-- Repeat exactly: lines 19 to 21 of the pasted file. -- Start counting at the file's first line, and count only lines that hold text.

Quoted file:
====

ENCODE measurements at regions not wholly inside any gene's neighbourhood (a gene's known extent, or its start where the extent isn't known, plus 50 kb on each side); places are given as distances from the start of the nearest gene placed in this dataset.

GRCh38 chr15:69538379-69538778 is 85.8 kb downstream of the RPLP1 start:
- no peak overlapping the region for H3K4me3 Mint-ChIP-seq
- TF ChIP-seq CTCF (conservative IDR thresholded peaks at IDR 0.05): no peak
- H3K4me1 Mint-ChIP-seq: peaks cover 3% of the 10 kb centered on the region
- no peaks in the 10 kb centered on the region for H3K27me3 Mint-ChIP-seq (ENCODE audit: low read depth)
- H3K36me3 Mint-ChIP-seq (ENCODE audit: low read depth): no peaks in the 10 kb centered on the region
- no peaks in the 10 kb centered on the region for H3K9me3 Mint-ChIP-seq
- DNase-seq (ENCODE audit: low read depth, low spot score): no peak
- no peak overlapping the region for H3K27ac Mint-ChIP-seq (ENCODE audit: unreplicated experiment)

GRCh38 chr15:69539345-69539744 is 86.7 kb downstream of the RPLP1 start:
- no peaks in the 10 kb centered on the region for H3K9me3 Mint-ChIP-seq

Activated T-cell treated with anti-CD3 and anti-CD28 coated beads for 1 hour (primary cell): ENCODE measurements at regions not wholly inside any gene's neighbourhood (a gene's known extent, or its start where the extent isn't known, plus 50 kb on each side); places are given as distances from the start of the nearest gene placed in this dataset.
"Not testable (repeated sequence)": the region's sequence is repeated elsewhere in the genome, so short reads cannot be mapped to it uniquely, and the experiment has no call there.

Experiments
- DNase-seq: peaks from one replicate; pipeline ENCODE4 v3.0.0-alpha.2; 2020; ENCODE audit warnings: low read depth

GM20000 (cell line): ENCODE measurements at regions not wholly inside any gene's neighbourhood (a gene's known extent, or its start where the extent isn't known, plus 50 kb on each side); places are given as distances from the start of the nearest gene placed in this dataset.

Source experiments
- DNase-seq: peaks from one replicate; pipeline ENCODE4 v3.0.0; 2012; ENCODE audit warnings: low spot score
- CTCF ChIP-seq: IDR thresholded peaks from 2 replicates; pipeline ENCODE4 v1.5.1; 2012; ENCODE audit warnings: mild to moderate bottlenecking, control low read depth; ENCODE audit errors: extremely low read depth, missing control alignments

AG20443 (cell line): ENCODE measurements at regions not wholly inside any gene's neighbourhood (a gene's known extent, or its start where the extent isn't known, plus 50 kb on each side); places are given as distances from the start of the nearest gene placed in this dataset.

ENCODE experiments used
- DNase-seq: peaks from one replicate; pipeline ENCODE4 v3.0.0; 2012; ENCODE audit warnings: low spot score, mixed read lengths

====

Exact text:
- DNase-seq: peaks from one replicate; pipeline ENCODE4 v3.0.0; 2012; ENCODE audit warnings: low spot score
- CTCF ChIP-seq: IDR thresholded peaks from 2 replicates; pipeline ENCODE4 v1.5.1; 2012; ENCODE audit warnings: mild to moderate bottlenecking, control low read depth; ENCODE audit errors: extremely low read depth, missing control alignments

AG20443 (cell line): ENCODE measurements at regions not wholly inside any gene's neighbourhood (a gene's known extent, or its start where the extent isn't known, plus 50 kb on each side); places are given as distances from the start of the nearest gene placed in this dataset.